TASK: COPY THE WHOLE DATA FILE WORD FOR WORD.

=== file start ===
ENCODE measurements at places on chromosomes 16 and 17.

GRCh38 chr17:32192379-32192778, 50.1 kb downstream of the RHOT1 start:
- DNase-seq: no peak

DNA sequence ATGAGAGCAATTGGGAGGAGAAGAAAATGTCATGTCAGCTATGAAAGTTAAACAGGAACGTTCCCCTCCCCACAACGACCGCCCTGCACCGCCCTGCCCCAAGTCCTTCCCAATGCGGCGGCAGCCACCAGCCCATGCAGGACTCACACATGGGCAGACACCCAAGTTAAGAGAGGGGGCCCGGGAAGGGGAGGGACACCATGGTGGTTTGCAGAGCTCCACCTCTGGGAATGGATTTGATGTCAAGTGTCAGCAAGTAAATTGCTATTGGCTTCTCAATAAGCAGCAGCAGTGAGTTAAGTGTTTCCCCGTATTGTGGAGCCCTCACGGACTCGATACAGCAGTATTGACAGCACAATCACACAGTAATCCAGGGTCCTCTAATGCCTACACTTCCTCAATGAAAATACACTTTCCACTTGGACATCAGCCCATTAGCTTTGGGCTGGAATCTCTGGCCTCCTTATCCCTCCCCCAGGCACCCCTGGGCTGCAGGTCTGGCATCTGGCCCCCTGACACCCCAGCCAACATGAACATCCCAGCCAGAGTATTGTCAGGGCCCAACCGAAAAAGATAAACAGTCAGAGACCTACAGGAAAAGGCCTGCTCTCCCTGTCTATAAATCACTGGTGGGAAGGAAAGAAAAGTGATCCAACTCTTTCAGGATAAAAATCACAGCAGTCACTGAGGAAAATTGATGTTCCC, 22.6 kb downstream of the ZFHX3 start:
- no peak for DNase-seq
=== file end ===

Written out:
ENCODE measurements at places on chromosomes 16 and 17.

GRCh38 chr17:32192379-32192778, 50.1 kb downstream of the RHOT1 start:
- DNase-seq: no peak

DNA sequence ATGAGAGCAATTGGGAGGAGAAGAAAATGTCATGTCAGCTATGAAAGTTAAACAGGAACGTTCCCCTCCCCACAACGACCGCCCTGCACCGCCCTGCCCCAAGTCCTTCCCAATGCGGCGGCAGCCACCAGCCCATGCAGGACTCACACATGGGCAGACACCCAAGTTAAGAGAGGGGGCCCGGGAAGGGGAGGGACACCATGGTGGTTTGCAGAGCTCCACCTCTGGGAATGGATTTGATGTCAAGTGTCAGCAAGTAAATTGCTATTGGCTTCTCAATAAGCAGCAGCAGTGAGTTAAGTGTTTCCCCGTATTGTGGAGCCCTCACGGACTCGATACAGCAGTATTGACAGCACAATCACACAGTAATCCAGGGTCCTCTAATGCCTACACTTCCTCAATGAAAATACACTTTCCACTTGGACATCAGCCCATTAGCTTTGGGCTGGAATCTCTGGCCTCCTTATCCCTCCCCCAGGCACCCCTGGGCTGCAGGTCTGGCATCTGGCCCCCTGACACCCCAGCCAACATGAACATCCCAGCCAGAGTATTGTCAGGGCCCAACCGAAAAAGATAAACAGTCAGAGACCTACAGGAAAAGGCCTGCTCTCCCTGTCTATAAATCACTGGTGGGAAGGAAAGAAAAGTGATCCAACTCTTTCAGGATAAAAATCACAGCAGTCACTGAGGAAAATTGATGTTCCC, 22.6 kb downstream of the ZFHX3 start:
- no peak for DNase-seq